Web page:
Don't let anyone fool you — growing indoor plants is easy, and just as fun as having an outdoor garden.
Indoor plants not only help clean the environment around them, but they act as a quick decorating tool. We found 15 indoor house plants that anyone can keep alive and thriving. If you've got kids or pets, do note before you buy: some may be toxic.
Why you want it: First of all, this indoor plant has an air-purifying quality that can absorb and strip toxins like formaldehyde from materials in the home like carpet. How neat is that? It has trailing stems and works well in a hanging basket or as a climbing plant with some training onto a trellis or whatever object you like that will support it.
How to care for it: This indoor house plant can produce stems that trail 8 feet or longer, so just cut them back when they get too long and your plant will continue to look full and healthy. It can thrive in an array of lighting conditions, but low light may diminish the leaves' variegation. Allow soil to dry somewhat between watering. Pothos does well in an array of normal room temperatures.
Where to buy it: Pothos in 4" Pot, $2 (originally $10), Amazon
Why you want it: This succulent with long pointed leaves has medicinal properties you probably well know from product labels. It can grow three feet high for big impact indoors. Smaller varieties like the popular aloe vera, work great in small, sunny indoor spaces.
How to care for it: Aloe likes room temperatures around 70 degrees and a lot of sunlight. As you might expect for a succulent, this indoor house plant prefers dry soil, so avoid frequent watering for the best result.
Where to buy it: Aloe Vera plant in 6" pot, $10, Amazon
Why you want it: These unusual-looking indoor plants add visual interest to a room, and they haven't fallen out of fashion after years of popularity in the home. Spider plants come in a number of varieties, and work well as hanging plants.
How to care for it: Spider plants do well with evenly moist soil and bright or medium lighting conditions. Room temperatures of 60 to 75 degrees keep them thriving.
Where to buy it: Spider Plant in 4" Clay Pot, $4 (originally $8), Amazon
Why you want it: There's a real timeless elegance to ivy, and it trails down furniture for a pretty effect. Plus, it's super easy to start a new plant for yourself or a friend by cutting a section of the stem. Instant hostess gift! (OK, not completely instant. It takes about two weeks or so.)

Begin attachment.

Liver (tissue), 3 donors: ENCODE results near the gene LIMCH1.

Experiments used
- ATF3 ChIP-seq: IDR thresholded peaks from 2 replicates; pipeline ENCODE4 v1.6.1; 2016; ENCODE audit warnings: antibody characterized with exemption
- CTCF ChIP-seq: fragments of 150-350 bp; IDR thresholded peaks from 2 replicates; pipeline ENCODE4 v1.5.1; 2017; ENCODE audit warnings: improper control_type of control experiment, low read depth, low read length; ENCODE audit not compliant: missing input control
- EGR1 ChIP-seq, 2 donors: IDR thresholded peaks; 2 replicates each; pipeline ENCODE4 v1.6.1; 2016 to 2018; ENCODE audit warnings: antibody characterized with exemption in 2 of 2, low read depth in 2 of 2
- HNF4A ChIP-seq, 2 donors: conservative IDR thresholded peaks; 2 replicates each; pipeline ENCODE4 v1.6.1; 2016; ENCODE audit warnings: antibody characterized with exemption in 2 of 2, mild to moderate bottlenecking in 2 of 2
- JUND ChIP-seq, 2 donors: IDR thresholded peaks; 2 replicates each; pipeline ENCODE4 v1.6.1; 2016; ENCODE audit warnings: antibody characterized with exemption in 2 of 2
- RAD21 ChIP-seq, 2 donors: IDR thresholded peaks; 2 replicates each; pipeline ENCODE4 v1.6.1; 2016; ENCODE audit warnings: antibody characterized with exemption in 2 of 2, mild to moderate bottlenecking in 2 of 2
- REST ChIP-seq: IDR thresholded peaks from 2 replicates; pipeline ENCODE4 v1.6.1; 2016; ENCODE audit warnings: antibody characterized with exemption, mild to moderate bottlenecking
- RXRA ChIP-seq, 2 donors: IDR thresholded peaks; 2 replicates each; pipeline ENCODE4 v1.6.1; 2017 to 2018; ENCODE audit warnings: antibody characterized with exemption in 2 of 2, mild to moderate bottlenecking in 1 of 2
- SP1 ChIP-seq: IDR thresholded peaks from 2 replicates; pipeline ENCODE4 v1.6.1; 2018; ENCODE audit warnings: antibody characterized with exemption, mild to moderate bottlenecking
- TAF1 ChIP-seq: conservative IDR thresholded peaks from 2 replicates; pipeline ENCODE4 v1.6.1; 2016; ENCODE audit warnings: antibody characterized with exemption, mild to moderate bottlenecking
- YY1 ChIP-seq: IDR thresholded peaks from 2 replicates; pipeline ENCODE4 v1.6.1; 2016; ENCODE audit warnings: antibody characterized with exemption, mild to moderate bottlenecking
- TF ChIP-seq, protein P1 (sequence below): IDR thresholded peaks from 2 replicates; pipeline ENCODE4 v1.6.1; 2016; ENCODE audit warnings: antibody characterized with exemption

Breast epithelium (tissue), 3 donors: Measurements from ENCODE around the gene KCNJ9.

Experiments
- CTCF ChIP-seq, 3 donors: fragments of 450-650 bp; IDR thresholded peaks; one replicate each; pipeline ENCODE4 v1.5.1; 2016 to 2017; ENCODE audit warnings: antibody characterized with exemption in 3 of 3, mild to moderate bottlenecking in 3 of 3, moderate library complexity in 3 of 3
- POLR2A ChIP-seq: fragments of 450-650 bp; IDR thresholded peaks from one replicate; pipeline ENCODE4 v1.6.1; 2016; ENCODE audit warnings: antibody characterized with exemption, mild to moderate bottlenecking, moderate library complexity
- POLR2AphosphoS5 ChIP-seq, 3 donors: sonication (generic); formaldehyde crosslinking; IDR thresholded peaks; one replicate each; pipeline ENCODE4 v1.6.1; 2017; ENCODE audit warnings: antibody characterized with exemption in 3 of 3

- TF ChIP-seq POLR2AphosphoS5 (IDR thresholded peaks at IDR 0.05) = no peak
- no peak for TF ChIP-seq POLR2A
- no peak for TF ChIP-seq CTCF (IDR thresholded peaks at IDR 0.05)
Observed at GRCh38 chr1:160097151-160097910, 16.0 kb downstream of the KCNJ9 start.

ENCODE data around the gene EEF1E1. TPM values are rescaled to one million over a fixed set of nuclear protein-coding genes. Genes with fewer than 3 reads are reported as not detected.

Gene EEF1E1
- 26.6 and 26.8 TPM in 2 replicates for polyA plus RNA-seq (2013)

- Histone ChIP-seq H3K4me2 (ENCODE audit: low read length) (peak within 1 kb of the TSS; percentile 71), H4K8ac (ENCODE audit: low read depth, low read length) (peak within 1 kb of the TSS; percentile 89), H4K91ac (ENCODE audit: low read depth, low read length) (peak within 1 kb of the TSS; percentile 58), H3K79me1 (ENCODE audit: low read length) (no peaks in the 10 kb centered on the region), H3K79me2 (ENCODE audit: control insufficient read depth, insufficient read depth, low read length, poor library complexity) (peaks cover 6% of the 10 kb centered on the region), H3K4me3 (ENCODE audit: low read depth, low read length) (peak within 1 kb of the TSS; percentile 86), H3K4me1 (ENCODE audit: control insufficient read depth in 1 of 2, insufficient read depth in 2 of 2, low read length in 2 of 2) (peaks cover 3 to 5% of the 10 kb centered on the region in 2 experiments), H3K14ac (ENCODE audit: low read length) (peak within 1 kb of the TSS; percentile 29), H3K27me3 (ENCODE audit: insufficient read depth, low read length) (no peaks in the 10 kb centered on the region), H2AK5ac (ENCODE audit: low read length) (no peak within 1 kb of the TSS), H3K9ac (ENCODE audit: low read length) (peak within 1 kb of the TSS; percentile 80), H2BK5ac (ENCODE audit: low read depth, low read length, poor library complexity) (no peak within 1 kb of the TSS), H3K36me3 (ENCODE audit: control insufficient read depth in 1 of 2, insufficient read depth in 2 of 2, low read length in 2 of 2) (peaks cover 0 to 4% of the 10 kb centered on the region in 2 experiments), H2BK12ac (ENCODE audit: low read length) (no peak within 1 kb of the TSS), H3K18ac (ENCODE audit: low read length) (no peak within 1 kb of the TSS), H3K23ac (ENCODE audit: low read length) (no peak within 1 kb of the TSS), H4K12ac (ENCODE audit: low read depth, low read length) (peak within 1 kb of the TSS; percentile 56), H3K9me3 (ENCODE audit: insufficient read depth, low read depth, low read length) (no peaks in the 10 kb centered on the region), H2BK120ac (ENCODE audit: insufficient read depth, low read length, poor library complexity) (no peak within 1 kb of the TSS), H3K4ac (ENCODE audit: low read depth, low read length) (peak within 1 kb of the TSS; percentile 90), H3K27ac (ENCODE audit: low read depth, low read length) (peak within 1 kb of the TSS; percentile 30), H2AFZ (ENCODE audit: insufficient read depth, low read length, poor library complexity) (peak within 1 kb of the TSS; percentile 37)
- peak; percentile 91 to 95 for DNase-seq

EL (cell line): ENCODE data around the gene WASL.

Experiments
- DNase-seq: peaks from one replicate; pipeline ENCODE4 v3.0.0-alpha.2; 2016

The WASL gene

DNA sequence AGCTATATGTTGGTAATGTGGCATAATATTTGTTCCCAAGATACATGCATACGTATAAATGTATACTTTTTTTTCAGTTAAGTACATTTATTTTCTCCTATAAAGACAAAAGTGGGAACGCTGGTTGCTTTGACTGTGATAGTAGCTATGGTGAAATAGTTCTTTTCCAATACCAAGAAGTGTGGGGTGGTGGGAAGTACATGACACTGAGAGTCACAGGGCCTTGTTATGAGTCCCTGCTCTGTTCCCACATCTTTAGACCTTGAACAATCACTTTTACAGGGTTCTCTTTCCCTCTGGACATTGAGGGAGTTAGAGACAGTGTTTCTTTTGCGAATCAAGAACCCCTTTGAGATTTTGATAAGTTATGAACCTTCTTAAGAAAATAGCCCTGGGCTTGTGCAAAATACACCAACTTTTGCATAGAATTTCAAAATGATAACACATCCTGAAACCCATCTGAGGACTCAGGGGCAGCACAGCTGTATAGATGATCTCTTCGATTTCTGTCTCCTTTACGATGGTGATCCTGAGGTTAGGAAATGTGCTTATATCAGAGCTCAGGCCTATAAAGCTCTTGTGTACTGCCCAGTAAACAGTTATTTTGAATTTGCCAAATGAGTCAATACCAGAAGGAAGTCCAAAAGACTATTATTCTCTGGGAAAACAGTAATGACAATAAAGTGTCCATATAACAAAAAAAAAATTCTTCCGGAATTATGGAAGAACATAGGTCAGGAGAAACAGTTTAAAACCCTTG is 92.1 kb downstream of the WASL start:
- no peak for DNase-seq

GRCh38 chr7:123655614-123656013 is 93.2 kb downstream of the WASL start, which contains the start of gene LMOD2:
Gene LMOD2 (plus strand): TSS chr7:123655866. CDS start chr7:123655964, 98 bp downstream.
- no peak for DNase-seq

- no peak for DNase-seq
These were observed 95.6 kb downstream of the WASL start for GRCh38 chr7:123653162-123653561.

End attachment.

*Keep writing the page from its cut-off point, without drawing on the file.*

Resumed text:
How to care for it: English Ivy likes moist soil and cooler room temperature conditions, ranging from the mid-50s to about 70.
Where to buy it: English Ivy in 6" Pot, $17 (originally $25), Amazon
Why you want it: For those who love the look of a succulent — not to mention, the ease of care — a jade plant offers thick, lush leaves and visually interesting branches. It grows slowly and has the potential to live from your kids' birth until their high school graduations — at least! It also looks great in a pretty pot when paired with other succulent varieties.
How to care for it: Jade plant does not require a lot of water, so keep soil somewhat dry. It prefers bright light and ordinary room temperatures.
Where to buy it: Jade Plant in 4" Pot, $4, Amazon
Why you want it: This easy-to-grow indoor house plant will grow into an 8-foot-tall tree for a major pop of greenery in a room. If you prefer a smaller plant, just make your rubber tree into a shrub shape by pruning any long stems. The dark green leaves have an attractive shine to them.
How to care for it: Allow the surface of the rubber tree's soil to dry out in between watering. It thrives in lighting conditions from medium to bright, and a range of room temperatures between about 60 and 80.
Where to buy it: Burgundy Rubber Tree Plant in 4" Pot, $10, Amazon
Where to buy it: 3' Rubber Tree in Pot, $97 (originally $156), Wayfair
Why you want it: The leaves of this pretty indoor plant can grow up to a foot long, and provide a tropical-looking accent to home decor. The whole plant can grow six feet high for a cheery room focal point.